The external interface 150 includes the contacts necessary for coupling to another computer system in two different manners: Universal Serial Bus and Serial Port. As illustrated in Table 1, the external interface 150 includes a set of Universal Serial Bus (USB) signals for communicating with a computer system that has a Universal Serial Bus port. Specifically, the external interface 150 has a USB Data+ signal, a USB Data− signal, and a common ground. (The USB VBus power signal may be used in other implementations, not shown.) The external interface 150 also includes a Serial Transmit, a Serial Receive, and a Common Ground for communicating with a computer system or peripheral through a standard serial port. The external interface 150 further includes a synchronization interrupt line that activates an interrupt on the mobile computer system such that the mobile computer can handle the interrupt. In one embodiment, the interrupt is used to activate a synchronization program use to synchronize information on the mobile computer system with another computer system.

The external interface 150 further includes an alternate cradle detect pin. The alternate cradle detect pin is an input pin that is activated by certain peripherals that couple to the external interface 150. One class of peripheral devices that may activate the alternate cradle detect pin are input devices that are coupled the external interface 150. The operating system in the mobile computer system 100 periodically polls the alternate cradle detect pin such that when the alternate cradle detect pin is activated, the operating system launchers a handler for handling user input from the external interface 150.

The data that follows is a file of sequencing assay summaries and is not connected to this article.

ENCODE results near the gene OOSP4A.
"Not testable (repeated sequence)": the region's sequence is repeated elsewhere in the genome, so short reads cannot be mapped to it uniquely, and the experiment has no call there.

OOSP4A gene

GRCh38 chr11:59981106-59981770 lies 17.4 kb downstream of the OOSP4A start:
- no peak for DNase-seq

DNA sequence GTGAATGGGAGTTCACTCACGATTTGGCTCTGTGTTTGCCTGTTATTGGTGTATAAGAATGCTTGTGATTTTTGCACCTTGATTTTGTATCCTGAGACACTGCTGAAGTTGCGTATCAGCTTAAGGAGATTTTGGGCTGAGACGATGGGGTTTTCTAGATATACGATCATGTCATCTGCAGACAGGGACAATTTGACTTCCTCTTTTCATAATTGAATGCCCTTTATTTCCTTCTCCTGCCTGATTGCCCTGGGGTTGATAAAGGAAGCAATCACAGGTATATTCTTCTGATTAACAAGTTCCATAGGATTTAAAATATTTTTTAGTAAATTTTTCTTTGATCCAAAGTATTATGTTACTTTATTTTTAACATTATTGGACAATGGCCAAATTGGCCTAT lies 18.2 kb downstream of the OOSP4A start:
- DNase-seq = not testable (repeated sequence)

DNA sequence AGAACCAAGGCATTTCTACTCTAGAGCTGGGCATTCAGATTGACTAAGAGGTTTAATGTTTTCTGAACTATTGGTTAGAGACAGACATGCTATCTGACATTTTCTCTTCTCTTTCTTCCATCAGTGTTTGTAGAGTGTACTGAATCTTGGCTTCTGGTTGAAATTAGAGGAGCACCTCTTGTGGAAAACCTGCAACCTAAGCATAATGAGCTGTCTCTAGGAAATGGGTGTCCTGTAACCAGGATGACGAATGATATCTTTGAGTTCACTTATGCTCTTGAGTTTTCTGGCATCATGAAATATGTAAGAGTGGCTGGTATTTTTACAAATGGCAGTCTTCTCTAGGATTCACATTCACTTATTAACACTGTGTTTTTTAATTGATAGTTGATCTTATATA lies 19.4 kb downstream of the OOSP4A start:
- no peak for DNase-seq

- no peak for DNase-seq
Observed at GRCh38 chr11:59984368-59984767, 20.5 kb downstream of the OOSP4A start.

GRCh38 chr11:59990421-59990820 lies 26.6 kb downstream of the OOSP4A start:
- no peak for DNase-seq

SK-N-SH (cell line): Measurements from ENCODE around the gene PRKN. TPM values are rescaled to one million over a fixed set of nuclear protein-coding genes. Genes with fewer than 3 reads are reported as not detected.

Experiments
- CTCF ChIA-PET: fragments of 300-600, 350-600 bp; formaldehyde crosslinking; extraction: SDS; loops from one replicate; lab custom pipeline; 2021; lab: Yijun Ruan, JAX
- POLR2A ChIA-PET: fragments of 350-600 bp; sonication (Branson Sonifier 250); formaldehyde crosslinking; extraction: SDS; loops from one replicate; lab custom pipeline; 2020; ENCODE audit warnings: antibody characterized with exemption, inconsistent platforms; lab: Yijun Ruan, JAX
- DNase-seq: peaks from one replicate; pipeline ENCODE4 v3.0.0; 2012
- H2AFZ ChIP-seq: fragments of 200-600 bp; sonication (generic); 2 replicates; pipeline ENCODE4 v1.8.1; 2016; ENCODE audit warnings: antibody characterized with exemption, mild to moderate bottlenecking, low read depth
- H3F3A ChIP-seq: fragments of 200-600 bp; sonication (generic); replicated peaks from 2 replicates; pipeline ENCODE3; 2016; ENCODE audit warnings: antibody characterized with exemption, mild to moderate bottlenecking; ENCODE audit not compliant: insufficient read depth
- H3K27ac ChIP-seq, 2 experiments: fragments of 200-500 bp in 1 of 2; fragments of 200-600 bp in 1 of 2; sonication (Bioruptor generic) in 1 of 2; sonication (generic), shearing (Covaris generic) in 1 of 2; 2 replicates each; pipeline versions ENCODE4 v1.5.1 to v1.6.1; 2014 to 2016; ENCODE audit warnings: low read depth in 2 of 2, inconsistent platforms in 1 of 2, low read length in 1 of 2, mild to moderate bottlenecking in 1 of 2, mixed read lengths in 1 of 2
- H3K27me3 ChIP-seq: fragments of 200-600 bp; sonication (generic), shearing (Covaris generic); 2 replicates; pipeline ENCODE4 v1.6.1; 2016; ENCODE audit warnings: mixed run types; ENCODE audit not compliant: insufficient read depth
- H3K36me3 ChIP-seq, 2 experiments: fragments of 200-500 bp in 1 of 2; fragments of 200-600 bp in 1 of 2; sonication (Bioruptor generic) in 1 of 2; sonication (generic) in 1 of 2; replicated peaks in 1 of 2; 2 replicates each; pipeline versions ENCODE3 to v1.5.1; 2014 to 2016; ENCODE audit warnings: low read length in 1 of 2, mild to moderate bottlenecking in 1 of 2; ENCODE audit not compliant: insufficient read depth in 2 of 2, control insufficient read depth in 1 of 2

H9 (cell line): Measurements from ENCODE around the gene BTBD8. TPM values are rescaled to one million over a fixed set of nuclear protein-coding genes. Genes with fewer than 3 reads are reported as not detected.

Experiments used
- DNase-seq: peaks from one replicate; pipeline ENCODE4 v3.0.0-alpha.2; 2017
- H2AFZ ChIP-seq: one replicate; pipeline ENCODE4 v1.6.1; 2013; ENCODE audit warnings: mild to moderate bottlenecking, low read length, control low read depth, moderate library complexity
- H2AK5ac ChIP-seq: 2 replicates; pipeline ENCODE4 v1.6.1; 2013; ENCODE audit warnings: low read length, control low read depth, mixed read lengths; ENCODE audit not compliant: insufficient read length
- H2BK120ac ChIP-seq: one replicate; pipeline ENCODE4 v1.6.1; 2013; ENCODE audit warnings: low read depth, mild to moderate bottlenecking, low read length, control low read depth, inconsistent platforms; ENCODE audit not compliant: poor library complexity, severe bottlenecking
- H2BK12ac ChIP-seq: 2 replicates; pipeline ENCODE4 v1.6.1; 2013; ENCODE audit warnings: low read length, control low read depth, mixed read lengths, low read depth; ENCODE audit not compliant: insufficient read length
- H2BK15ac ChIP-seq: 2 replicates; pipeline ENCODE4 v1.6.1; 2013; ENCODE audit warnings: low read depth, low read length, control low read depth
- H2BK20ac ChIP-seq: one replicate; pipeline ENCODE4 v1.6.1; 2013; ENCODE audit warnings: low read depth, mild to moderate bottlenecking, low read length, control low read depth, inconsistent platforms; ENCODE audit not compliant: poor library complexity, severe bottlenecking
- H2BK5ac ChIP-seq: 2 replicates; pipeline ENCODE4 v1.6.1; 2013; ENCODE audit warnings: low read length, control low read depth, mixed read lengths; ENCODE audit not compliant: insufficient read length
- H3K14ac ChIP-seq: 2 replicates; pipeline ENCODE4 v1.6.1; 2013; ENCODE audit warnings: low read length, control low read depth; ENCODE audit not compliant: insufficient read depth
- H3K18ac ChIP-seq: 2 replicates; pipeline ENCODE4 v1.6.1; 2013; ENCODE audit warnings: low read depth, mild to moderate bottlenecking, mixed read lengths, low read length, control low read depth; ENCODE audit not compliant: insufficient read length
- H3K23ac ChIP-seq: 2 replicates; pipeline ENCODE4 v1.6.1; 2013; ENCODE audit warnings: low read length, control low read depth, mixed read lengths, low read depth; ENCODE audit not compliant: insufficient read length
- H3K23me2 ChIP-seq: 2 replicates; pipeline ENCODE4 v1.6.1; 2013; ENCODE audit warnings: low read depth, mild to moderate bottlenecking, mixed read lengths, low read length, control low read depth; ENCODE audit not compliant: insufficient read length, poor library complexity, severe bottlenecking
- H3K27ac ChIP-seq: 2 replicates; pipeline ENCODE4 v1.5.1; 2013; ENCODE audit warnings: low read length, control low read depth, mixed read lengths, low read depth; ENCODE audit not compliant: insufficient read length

FIG. 12 illustrates one embodiment of a flow diagram that describes how one embodiment of a mobile computer system can handle the alternate cradle detect pin. Referring to FIG. 12, the mobile computer system polls the alternate cradle detect pin at step 1210. At step 1220, the mobile computer system determines if the alternate cradle detect pin was activated. If the alternate cradle detect pin was not activated, then the mobile computer system continues to poll the alternate cradle detect pin by returning to step 1210. If the alternate cradle detect pin was activated, then the mobile computer system proceeds to step 1230.